Saudi Arabia is still drinking our milkshake

The most popular docu-mental issues and podcasts so far

vol. 1, issue 20


Welcome to all our new subscribers, including our new premium level subscribers!

My name is Whitney Fishburn. I am a former full-time health sciences and policy journalist based in Washington, DC, and I appreciate your interest in this newsletter. It’s my goal to present you with useful tools for processing the news so you don’t become anxious and/or depressed. One way I do that is to look for pathways past partisanship pitfalls, and go instead into realms we all share as americans, little “a”.

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Meanwhile, here’s a guide to some docu-mental issues and episodes you might have missed since we debuted six months ago.

Our most popular podcasts:

My Days and Nights with the Reagans
An interview with Reagan biographer and former TIME White House correspondent, Larry Barrett.

It's not him, it's us: narcissism in POTUS45 is beside the point
An interview with the sole surviving member of the American Psychiatric Association’s Ethics Committee that wrote the Goldwater “Rule” that calls for APA members to refrain from commenting on the mental status of public figures. (This is the one that earned me both the most hate and love mail.)

Our most popular commentaries:

Valuing silence: Why noise-free zones should matter to our legislators
“In the silence, there are things that you do not know exist until you put yourself in their path of not hearing them.”

From the Heart of the Civil War
“I just wish that I could fly the flag, pledge my allegiance, and love my country without it being co-opted by one and scorned by the other.”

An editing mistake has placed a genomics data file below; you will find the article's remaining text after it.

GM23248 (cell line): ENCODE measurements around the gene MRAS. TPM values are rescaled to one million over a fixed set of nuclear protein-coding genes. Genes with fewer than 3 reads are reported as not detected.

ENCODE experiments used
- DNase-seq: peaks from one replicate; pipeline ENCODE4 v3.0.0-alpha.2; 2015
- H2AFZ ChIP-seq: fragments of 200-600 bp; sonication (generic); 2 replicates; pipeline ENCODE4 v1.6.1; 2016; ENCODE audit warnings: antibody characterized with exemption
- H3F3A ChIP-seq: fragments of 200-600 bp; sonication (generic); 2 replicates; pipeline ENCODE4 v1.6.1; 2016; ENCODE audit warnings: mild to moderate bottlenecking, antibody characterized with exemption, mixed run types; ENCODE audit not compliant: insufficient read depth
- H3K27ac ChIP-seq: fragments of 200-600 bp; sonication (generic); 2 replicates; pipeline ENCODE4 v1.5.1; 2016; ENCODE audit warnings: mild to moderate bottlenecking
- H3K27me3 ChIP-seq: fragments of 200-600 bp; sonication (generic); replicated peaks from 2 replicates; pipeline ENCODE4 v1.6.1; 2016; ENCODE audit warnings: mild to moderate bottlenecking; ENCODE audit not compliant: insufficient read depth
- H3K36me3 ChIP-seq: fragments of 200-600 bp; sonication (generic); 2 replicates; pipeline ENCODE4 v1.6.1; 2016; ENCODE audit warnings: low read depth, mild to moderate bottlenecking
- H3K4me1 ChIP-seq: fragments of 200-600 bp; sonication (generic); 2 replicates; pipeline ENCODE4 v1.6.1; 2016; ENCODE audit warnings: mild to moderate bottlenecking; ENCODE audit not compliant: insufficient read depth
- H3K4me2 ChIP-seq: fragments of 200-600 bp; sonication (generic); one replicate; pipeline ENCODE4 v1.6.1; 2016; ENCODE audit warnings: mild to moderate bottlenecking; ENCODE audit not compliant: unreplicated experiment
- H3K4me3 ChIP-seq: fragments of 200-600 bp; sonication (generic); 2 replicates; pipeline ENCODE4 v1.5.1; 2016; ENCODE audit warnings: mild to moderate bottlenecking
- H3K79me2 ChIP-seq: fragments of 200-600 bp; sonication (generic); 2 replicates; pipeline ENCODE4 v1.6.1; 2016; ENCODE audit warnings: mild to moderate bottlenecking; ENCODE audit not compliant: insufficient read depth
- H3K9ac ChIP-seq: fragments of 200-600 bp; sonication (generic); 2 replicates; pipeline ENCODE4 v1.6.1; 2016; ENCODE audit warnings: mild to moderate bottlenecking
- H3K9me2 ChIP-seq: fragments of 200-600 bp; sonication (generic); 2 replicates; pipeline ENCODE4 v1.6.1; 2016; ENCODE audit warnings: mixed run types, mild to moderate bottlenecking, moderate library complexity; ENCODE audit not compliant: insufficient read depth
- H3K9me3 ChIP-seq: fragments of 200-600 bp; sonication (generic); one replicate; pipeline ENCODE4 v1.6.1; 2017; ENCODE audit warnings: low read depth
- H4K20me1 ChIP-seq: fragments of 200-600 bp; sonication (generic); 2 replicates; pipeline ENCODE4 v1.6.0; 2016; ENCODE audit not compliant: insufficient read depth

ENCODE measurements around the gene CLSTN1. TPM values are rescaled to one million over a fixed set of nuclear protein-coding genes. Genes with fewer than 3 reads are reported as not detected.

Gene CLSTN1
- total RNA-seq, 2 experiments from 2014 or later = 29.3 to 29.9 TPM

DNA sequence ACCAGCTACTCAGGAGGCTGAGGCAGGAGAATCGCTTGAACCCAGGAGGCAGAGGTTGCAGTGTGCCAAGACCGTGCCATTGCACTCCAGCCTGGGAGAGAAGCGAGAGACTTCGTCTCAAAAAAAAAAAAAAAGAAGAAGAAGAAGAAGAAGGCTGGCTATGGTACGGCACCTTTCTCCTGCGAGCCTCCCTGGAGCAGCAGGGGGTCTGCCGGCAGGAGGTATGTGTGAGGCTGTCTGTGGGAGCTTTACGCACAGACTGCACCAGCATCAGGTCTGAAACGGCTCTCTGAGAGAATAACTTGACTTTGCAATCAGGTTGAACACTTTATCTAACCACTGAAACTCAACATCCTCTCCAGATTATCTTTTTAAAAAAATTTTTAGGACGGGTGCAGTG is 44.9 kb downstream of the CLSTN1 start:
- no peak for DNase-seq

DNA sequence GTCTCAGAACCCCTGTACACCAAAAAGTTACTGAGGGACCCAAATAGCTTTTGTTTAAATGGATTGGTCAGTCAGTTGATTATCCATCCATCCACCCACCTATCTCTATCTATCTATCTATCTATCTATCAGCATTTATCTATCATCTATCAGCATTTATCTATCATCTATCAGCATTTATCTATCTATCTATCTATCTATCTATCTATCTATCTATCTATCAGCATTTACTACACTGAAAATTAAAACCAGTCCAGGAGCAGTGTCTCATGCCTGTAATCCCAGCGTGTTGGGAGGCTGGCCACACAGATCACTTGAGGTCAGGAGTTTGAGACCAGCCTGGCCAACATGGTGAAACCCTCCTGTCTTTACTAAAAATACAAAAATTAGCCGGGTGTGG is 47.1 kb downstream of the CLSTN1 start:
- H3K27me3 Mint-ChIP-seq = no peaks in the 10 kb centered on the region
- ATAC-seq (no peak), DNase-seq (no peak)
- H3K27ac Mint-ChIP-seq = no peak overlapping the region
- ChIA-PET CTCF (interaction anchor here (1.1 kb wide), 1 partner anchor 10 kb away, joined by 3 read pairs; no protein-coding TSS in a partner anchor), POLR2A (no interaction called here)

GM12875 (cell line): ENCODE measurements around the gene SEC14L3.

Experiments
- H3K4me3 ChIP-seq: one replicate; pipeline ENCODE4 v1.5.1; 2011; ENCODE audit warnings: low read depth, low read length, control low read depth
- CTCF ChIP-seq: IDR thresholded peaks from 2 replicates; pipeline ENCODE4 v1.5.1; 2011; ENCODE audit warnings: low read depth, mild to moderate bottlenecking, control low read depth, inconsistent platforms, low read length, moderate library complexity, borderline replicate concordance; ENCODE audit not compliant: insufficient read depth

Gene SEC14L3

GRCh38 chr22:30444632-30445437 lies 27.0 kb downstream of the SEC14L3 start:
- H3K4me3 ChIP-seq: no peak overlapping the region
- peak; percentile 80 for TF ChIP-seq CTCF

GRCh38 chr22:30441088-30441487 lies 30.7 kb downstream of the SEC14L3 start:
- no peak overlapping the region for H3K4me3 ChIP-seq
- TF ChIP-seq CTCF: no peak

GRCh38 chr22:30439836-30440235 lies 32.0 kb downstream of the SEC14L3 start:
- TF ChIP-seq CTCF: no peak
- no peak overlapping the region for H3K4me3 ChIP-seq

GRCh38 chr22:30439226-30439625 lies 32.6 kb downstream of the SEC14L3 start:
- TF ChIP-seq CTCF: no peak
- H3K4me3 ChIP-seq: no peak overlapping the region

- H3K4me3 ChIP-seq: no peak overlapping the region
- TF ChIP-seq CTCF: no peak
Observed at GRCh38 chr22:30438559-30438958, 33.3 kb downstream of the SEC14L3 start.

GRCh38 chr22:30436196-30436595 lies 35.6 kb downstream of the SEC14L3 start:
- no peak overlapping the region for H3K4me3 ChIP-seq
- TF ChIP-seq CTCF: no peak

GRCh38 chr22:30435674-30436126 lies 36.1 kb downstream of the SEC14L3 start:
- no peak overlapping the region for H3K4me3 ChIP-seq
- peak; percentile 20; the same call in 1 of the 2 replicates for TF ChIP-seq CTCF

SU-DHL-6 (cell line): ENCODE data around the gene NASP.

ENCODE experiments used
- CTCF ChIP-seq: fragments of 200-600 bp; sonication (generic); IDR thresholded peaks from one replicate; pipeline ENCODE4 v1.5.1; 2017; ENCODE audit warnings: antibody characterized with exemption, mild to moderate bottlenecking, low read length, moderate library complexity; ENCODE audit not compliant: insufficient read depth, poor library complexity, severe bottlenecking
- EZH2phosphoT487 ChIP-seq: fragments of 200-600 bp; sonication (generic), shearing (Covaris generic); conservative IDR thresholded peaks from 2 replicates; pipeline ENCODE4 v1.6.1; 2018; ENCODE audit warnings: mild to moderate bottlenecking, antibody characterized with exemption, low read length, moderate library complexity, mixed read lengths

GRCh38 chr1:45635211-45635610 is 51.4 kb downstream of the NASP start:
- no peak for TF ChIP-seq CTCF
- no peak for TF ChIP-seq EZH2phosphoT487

Our most popular analyses:

The new economic paradigm:
How house concerts and independent publishing are at the leading edge of a parallel universe of trade

Why are surprise military missions on the rise in US cities?
DOD fears of dystopia are also up

Saudis drink our watery milkshake
Among our most popular items of all was this analysis of the impact of a Saudi-backed agricultural conglomerate’s purchase of water rights in drought-stricken California.

Here’s an update:

Saudi Arabia sucking up dwindling American water supplies

If you read the article I wrote back in April about how Almarai, a Saudi Arabia-backed agricultural firm, has been scooping up largely unrestricted water rights in drought-stricken California, this article in The Guardian might be of interest. It highlights that natural water supplies in that nation are expected to run dry within 150 years. Put another way, by its own admission, the kingdom is using four times more water than its natural underground aquifers can regenerate to support current levels of consumption.

Despite the kingdom has raised awareness over its water shortage plight, a plan to promote tourism on the Red Sea includes plans for 50 luxury hotels to be built. Projections are that once completed, water consumption by hotels along the coast will average about 56,000 cubic meters per day.

The incongruity will likely aggravate the situation for Saudis whose daily water consumption is double the rest of the world’s.

Desalination projects have been less than inspiring due to their environmental impact. Meanwhile, curbs on agricultural production do not mean Almarai uses less water…just less of their own water, and more of ours.

And our most popular Friday Funny:

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